From the equity market’s point of view, this budget has been a success, esp. if one goes by the stock market’s response in the days following the budget. It has lapped it up with all cheers, because of the budget’s focus on capex and growth. There is nothing in the budget fine print to upset the equity markets. Given the capex and growth push, the economy facing stocks in the broader space will do very well in the coming months. In effect, the budget is going to push further the economic momentum which the country is already witnessing on account of turn in capex, property, credit and export cycles. But if one looks at from the bond market’s point of view, the picture is not all that rosy.

If at all if there is any risk from this budget, it is likely to come from the bond market. During the budget presentation, there is one number which the bond markets weigh anxiously is the Govt’s borrowing level. This time, the large borrowing number in the budget (Rs 11.51tn net borrowings) for this year came as an unpleasant surprise to the bond markets. Bond markets were not prepared for this huge increase (from Rs 9.67tn last year). Also, the bond markets were expecting some kind of tax benefits to FPIs so as to expedite the inclusion in global indices. There was no such tax concession announced in the budget. Now that there is going to be delay in bond inclusion, market is expecting this large borrowing to put pressure on 10 year Gsec. On that expectation, the yield spiked by over 30 bps (in the days following the budget), only to cool off to a much lower level post the RBI’s dovish policy announcement.

Will this cool-off be temporary? Should one be alarmed by this large borrowings? One should certainly be worried if the packed-up borrowing calendar pushes up the ten year Gsec yield in a dis-orderly fashion. But, given the ultra-conservative nominal growth projections in the budget, this risk is unlikely to play out. In our view, Govt. will have a lot of headroom to manage the fiscal space, because of the extra-ordinary cushion in the budget numbers. Look at the nominal growth as per Budget. It has assumed about 11.5%. But this is an extremely conservative number. If one takes the economic survey as the cue, the real GDP growth as per the survey is likely to be 8.5% for FY23. If one adds the most likely inflation number, one will get a much higher number for nominal GDP growth. As a result, the Govt. in all likelihood, will have a lot more flexibility to alter the borrowing plans as the year unfolds, if the bond yields moves in a dis-orderly fashion. Even in the current year (FY22), Govt. had originally estimated to borrow around 9.67tn, against which the revised estimates are likely to be only 8.75tn. While the Govt. will have a lot of leeway in the managing the borrowing calendar as cited above, new geo-political risks such as Russia-Ukraine situation could play a spoil sport. If this conflict plays out for an extended time, it will have the potential to upset the inflation/interest rate dynamics for India from pressure points that are fed through elevated oil and commodity prices.

In summary, in the context of these evolving risks, it is rather surprising that RBI chose to keep the accommodative stance with super dovish tone in its latest policy pronouncements. Only time will tell whether RBI has been wise in its move or audaciously adventurous in its accommodative stance. Interesting times to watch out for!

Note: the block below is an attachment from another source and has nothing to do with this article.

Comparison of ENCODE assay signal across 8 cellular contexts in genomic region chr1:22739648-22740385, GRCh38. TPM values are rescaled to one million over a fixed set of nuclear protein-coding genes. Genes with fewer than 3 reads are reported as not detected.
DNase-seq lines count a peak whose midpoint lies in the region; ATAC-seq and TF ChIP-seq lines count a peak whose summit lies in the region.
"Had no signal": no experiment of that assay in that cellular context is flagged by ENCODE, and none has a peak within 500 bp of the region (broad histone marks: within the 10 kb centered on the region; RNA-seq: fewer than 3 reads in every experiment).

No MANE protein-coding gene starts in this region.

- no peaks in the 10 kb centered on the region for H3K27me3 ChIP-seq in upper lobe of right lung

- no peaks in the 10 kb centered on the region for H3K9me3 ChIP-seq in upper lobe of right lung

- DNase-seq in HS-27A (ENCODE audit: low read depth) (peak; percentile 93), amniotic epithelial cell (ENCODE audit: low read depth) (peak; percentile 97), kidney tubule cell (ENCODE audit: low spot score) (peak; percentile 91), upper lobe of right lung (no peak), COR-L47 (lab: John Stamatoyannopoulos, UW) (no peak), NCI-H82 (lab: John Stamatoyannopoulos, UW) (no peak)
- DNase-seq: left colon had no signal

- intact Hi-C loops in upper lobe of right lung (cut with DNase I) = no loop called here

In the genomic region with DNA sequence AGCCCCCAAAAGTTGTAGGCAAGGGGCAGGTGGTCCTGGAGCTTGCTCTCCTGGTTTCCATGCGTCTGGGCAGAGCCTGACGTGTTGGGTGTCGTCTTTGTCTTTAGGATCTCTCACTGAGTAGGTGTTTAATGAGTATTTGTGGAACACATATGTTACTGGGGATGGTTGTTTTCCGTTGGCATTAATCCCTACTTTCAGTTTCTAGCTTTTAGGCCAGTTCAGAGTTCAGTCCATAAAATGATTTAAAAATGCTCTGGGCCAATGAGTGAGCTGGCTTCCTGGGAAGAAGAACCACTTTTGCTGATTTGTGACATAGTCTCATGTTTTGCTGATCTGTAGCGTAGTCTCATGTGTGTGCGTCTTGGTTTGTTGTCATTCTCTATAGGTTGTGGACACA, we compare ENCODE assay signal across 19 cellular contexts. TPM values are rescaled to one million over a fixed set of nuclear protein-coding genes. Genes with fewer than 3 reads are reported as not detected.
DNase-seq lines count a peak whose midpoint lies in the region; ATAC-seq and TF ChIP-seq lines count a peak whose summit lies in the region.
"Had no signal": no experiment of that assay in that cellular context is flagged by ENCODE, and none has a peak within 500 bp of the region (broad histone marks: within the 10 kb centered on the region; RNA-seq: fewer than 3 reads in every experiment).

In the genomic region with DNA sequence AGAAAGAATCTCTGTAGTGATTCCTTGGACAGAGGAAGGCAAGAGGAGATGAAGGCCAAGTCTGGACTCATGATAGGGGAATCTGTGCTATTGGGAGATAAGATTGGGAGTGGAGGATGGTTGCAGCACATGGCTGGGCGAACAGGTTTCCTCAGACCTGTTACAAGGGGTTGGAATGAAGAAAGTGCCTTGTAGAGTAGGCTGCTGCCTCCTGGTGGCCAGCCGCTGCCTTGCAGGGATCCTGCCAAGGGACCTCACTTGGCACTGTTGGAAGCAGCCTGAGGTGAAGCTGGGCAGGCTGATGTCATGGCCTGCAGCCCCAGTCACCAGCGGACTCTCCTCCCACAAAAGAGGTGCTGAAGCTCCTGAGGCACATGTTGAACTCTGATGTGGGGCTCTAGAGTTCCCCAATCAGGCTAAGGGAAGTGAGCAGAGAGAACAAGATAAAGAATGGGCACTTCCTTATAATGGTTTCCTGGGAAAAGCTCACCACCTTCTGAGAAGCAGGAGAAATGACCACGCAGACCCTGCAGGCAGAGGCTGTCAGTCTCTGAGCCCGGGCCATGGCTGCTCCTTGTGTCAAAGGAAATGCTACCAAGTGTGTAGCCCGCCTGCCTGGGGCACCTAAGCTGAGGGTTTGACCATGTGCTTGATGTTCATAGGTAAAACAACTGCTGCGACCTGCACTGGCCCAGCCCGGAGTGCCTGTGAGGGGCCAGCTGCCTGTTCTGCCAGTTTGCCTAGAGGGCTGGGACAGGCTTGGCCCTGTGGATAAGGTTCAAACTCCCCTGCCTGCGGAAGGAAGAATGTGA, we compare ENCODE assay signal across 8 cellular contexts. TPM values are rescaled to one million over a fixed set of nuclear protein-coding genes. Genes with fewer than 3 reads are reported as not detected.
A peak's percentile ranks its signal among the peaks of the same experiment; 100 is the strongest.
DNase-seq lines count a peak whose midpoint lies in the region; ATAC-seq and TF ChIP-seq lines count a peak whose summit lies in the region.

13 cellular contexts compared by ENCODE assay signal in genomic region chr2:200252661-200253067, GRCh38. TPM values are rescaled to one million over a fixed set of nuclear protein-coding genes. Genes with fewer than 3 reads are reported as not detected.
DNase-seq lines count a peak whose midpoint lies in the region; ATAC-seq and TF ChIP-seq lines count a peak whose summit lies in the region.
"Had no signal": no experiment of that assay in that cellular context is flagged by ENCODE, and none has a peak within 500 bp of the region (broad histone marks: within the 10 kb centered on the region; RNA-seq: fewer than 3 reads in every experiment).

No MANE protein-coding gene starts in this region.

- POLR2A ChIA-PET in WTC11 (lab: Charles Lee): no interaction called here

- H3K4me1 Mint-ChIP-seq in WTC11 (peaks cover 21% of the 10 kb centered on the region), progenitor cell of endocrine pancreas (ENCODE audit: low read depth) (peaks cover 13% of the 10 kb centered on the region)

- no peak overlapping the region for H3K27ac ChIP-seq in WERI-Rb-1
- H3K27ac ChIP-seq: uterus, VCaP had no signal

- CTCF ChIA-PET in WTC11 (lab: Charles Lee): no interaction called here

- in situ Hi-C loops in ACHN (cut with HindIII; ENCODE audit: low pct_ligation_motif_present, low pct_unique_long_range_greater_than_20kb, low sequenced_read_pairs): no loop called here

This article of mine was published in the online edition of Economic Times (26/02/2022). Glad to share the link:

Spoilt for Choice?

What taper couldn’t do, geo-politics seems to have managed it. Markets are on a free fall and stocks are on fire sale, thanks to Putin’s adventures. How long and how far this correction will last is anyone’s guess. If history is any guide, going by previous war situations, stocks should bottom out quickly and start recovering in weeks, if not in days. Of course, this assumes that there is no escalation beyond the limited war that is currently on. Given the extent of deep cuts in much of the stock prices, the earlier predicament of buy-on-dip sentiment is likely to shift to sell-on-rallies for now. This would mean that the markets are likely to be under pressure for a while and the momentum may take some time to come back, though gradual recovery is not ruled out.

What is interesting to notice in this correction is the diverging degree of damage inflicted between growth (read expensive) and value stocks. The damage in growth stocks has been much worse than that of value stocks. Probably this is reflective of the emerging shift in underlying trend towards value in the coming environment of broader economic recovery amid tighter liquidity and monetary tightening.

But what is even more fascinating for India is, just when there is a visible turn in the economic momentum, one is faced with problem of plenty. With the increasing number of stocks hitting new lows (esp. in small and mid-caps), one is really spoilt for choices in this manic market. With the capex, property, credit and export cycles turning, the economic momentum has never been stronger for India. From the economic momentum point of view, this sharp correction has come at an opportune time for investors. As someone wise said, “All past corrections look like an Opportunity, while all present and future corrections look like a Risk”. If this is not an opportunity, what else will be? It is time to invest and add to the portfolio positions, not to time the bottom!

Happy Value Investing!!